“While fear is certainly a powerful motivator, it’s critical to have an empowering outlet for such energy.” — Misti Burmeister
Are your employees excited about the future, or are they scared of the uncertainty? Do they collaborate well, or are they too busy competing for their jobs to make headway together?
In companies or industries where the future is particularly uncertain, leaders with a clear, compelling vision are critical. Innovation and collaboration are born out of passion and vision. Fear breeds mistrust, hoarding, and dodging responsibility. It also distracts us from serving customers – both internal (employees) and external.
Case in point: Excited for the opportunity to speak to a group of leaders from a top-notch university, I dove into research on higher education. I also surveyed my audience about their greatest fears and concerns.
The research is clear – education is going through a major transformation, and most colleges have not yet adjusted for the new world of learning. So it wasn’t surprising that my audience survey revealed the educators’ greatest challenge is “fear of competition.” Not wanting to lose their jobs, competition has fueled the culture at this school (and probably many others).
The day after my speech, I shared what I’d learned with the university’s president. “Your staff members are afraid for their jobs,” I told him, thinking this might alarm him.
“Good,” he said. “I want them to be afraid. Fear necessitates action.”
“Fear is one way to motivate, I suppose.”
“It’s the only way,” he demanded. “They won’t get into action if they don’t see a strong reason for it.”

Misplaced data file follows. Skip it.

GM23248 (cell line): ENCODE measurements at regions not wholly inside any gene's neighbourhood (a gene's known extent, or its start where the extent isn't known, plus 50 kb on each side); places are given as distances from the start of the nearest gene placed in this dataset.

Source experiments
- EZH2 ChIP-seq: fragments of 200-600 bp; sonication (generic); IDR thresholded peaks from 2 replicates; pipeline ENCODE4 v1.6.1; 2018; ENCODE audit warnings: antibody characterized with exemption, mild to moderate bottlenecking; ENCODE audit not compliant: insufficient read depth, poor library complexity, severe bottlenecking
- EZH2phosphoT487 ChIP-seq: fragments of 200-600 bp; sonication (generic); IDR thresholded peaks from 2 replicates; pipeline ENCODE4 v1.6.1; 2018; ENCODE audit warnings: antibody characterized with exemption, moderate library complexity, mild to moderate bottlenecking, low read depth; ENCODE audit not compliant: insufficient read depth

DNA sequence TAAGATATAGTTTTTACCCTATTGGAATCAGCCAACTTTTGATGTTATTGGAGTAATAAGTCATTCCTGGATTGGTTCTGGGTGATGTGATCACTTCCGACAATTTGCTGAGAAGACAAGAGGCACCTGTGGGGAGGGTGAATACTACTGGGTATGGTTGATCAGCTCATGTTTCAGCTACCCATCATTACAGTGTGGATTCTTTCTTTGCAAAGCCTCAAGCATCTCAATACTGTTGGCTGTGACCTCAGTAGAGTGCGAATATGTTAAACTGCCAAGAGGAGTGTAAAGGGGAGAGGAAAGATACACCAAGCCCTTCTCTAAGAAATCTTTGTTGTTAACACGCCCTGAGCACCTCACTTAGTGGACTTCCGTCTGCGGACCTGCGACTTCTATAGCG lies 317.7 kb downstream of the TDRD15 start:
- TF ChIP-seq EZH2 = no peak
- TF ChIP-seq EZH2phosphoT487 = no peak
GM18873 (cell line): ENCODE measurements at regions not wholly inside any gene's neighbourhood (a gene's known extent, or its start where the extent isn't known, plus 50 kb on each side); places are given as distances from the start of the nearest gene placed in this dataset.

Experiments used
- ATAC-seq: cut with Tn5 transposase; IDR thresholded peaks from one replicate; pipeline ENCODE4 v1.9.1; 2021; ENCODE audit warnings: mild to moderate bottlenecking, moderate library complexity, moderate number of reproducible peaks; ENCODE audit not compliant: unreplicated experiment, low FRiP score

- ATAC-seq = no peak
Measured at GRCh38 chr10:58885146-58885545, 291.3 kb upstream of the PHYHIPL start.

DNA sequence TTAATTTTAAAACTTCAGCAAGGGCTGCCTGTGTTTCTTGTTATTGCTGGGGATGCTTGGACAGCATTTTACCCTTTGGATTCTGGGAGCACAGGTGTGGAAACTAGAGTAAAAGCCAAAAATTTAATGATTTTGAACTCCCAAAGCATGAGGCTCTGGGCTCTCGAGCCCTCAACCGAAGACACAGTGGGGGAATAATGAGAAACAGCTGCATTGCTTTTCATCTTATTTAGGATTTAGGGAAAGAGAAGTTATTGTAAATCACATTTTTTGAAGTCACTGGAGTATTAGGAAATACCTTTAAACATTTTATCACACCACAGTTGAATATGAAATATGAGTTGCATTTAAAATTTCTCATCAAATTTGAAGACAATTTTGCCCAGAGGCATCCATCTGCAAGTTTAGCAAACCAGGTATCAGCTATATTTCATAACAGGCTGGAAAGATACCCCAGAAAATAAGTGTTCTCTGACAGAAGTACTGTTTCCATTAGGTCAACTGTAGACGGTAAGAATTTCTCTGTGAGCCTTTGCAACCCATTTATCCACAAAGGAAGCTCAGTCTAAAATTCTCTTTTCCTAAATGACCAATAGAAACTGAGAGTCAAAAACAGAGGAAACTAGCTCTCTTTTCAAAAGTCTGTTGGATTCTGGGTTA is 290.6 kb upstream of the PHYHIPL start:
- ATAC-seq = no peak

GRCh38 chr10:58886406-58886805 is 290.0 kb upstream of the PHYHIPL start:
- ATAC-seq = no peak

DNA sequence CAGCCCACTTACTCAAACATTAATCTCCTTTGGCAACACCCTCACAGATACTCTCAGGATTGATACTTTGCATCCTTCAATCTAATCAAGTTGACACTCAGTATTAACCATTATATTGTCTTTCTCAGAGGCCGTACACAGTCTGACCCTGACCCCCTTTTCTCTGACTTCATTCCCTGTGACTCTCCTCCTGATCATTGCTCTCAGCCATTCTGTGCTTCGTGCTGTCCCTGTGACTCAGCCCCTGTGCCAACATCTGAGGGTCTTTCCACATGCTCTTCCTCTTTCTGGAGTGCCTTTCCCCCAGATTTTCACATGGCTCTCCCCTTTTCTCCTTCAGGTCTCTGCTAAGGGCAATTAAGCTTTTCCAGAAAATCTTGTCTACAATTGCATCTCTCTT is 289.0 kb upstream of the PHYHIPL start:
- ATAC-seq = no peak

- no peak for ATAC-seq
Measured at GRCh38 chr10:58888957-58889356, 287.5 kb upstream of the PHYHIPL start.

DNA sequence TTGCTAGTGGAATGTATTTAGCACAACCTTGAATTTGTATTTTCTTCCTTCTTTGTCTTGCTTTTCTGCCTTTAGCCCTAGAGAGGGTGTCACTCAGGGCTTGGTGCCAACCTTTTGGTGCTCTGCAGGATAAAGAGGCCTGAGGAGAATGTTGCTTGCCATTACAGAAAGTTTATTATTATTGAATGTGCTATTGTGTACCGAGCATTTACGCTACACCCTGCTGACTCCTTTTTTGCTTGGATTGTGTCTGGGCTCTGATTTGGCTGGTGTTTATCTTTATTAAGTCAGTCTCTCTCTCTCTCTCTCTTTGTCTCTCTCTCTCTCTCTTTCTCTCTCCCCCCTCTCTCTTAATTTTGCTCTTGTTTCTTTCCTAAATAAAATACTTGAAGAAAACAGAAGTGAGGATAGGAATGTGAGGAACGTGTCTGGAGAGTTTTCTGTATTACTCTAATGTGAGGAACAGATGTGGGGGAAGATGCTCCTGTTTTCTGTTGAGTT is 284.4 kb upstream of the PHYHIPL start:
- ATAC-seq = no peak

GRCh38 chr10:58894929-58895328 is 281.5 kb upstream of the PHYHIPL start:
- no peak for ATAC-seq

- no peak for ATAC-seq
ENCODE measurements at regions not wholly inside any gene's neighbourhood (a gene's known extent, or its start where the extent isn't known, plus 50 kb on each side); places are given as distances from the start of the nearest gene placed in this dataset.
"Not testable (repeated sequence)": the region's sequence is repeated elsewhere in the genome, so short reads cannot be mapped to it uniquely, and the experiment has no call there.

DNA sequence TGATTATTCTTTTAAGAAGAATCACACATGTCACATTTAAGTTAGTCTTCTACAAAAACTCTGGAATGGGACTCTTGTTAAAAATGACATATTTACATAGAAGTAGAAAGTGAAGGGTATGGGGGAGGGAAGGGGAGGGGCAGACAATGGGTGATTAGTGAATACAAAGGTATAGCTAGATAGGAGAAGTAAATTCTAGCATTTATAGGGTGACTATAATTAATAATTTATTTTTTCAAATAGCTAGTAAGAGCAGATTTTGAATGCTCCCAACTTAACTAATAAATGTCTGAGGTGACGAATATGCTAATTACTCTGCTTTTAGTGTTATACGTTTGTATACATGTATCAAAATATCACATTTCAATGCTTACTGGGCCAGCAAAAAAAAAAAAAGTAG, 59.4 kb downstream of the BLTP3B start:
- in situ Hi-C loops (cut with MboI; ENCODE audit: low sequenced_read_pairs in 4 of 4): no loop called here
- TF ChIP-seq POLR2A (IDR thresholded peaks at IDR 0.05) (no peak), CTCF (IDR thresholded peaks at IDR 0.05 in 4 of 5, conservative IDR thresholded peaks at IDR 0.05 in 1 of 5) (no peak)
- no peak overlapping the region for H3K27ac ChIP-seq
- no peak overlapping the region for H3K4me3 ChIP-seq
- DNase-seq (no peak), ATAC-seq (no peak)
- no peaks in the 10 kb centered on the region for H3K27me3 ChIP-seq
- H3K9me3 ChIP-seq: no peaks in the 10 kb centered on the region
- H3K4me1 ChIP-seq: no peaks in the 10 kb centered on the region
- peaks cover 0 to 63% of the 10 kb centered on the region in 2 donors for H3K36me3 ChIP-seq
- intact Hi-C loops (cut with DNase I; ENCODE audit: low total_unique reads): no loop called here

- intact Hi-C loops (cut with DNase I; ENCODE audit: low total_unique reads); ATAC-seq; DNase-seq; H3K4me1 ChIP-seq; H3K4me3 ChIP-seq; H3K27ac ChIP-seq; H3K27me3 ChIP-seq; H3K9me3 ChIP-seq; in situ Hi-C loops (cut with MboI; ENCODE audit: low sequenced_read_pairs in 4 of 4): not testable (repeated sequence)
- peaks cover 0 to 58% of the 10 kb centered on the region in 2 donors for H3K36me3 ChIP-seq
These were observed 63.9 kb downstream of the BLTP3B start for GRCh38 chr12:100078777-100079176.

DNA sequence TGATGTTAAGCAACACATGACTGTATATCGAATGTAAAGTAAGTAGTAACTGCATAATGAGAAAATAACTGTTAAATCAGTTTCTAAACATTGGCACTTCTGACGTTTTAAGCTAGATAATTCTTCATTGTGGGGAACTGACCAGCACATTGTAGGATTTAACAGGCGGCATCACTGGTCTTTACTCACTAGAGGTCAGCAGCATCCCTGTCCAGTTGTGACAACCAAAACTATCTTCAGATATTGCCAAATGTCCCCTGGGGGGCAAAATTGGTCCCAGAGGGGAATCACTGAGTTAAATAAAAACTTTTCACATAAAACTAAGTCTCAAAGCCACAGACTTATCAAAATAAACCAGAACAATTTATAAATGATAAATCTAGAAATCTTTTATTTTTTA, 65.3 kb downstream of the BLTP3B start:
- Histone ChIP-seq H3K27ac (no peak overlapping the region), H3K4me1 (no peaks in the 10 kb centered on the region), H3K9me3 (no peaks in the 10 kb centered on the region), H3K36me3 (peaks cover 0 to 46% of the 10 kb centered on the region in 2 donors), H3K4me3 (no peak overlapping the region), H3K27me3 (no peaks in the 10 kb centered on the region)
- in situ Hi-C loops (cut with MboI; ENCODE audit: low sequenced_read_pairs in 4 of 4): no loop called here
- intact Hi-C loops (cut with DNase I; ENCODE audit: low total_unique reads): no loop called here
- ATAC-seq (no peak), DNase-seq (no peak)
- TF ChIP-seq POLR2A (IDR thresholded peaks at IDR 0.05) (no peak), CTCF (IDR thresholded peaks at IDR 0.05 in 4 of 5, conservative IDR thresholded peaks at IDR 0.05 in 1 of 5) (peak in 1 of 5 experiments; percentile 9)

His perspective is not unique. In fact, this line of thinking explains why most marketing is aimed at motivating away from loss, rather than toward gain.
But here’s the thing: Like many industries, education is changing rapidly, and innovation is critical. But is innovation possible in the face of such self-doubt, lack of collaboration, and fear of failure? How can people think big, much less share ideas, when they’re wasting precious energy being afraid?
What if these educators felt safe to put all their energy into innovating and collaborating?
My guess is they’d be much more likely to find ways the organization could not only succeed in an ever-changing environment, but excel and set new standards for higher learning. They’d have stronger buy-in, brilliant ideas, and more value to offer students.
What’s necessary to create this shift away from fear and towards innovation? Brene Brown, renowned researcher, says it best: “Vulnerability is the birthplace of innovation, creativity and change.”
What does that mean in this context?
Leaders who want to create collaborative, innovative environments must stop using fear to motivate. Instead, they must open up the table for honest discussions, reveal their own fears, envision an even better future, and share it consistently.
You don’t need to know exactly where your industry is headed to create direction for your team. What you need is a willingness to not know, to share your uncertainties and create environments where others want to contribute.
While fear is certainly a powerful motivator, it’s critical to have an empowering outlet for such energy. Otherwise, it becomes inwardly-focused, and self-doubt, envy, and frustration creep in.
Join the Conversation: What strategies do you use to encourage collaboration and innovation for your team?
Misti Burmeister, best-selling author of From Boomers to Bloggers: Success Strategies Across Generations and Hidden Heroes